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Decoupling proves to be wishful thinking

China Daily | Updated: 2024-01-19 06:52

An employee works on the production line of an auto parts plant in Shenyang, Liaoning province. [Photo/CHINA DAILY]

"Decoupling", under the guise of "de-risking", is something easier said than done. It is actually not as easy as some Western politicians think for manufacturing enterprises to relocate out of China.

For instance, over the first seven months of last year, toys produced in China still accounted for 79 percent of toy sales in the United States and Europe. Manufacturers have found that it is not easy to move production to other countries because other countries lack modern port facilities with such a large scale as those in China, and developed transport facilities like those in China. And in terms of work efficiency, other countries cannot compare with China either.

In the era of globalization, the relocation of some industries is a normal phenomenon. Every country's development strategy is adjusted at different times. Research shows that since the second half of the 19th century, significant cross-border industry chain relocation has occurred at least five times around the world.

The transfer of the industry chain itself follows market rules. The hyping-up of the so-called "foreign investment and production withdrawal from China" is more of an exaggeration based on ideological bias and driven by political needs.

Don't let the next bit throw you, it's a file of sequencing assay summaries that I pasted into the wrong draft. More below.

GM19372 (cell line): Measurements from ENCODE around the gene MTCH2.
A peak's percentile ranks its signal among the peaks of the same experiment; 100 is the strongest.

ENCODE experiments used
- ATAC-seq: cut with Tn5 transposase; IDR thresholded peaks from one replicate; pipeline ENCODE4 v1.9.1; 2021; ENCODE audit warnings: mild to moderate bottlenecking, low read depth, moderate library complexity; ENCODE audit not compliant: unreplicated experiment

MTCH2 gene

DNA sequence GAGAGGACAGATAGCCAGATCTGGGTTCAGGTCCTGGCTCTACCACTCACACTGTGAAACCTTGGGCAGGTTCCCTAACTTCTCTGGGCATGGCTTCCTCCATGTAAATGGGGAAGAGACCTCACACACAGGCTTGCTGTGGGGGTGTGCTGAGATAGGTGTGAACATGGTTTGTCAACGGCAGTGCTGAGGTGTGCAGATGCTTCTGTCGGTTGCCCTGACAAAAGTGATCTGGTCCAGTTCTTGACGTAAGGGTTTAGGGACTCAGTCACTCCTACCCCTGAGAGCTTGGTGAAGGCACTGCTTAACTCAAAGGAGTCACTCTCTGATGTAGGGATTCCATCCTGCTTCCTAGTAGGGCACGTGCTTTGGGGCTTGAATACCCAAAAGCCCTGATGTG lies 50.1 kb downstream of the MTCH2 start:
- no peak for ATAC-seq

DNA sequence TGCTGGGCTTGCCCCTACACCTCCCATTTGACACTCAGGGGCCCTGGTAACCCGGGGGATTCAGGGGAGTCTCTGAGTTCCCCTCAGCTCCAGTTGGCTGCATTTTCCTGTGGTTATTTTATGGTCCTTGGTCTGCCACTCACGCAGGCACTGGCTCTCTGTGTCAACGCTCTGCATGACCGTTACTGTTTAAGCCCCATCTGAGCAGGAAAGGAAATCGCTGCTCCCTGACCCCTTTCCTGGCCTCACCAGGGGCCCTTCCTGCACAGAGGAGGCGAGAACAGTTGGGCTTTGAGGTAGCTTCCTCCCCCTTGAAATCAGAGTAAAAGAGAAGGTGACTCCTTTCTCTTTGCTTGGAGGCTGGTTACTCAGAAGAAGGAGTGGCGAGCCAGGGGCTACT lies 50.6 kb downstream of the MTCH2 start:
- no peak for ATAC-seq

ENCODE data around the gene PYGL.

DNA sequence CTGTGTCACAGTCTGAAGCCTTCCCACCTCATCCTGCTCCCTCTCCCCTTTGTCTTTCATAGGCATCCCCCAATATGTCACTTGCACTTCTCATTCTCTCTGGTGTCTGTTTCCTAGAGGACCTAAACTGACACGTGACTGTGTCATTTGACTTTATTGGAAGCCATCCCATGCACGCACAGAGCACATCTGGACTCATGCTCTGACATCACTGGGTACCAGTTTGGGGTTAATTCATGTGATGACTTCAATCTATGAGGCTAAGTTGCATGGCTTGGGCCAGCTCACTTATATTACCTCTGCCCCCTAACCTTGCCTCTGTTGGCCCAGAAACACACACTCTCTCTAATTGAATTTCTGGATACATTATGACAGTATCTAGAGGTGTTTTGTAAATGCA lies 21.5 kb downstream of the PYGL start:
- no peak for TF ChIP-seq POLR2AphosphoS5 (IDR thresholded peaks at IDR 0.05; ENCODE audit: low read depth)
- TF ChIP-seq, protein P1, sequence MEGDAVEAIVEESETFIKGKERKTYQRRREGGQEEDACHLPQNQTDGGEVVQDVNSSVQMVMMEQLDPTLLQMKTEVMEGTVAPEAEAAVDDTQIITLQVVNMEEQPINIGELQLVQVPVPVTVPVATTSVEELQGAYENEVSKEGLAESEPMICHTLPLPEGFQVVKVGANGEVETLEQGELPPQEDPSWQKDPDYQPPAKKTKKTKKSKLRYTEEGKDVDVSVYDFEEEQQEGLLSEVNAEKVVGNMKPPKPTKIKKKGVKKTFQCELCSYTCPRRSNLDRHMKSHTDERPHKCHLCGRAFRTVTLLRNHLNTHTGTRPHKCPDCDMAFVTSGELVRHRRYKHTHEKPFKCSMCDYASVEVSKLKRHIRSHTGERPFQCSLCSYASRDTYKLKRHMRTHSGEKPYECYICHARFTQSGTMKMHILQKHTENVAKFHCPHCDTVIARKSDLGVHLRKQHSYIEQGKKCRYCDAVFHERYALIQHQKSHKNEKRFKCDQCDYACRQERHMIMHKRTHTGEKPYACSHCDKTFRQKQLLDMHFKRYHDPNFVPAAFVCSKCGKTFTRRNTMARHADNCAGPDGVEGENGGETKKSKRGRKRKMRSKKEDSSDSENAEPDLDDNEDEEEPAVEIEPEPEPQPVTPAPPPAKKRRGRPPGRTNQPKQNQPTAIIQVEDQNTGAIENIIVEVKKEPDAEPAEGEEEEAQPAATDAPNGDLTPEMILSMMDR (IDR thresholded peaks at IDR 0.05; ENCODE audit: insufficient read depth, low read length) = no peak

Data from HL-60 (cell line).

In fact, very few industries have moved out of the country in recent years. What China is experiencing is more like a readjustment of the division of labor in some upstream and downstream production links. For example, among the types of products exported from China to Vietnam, intermediate products account for more than 70 percent. And electronic integrated circuits, mechanical equipment parts and steel are the main products. According to statistics, from January to May 2022, 90 percent of Vietnam's imported goods from China are related to production equipment as well as intermediate products.

That means although the destination of some Chinese export products has changed, and some industry chains have seemingly moved to Southeast Asia, the final export destination still points to Europe and the US, and China is still the production center of the world.

The relocation of labor-intensive industries to other countries is natural as the wage level in the latter is lower. And the move is also in line with the new development model China pursues that stresses innovation, quality and efficiency.

As the global economic recovery is sluggish, China's economy is also in a transformation period shifting gears to a more sustainable development model. It is unavoidable that the country will have to face some challenges and pressure in the process. However, China's economy has its own operating logic and unique characteristics, and its resilience in the face of storms is unquestionable.

-Beijing Daily

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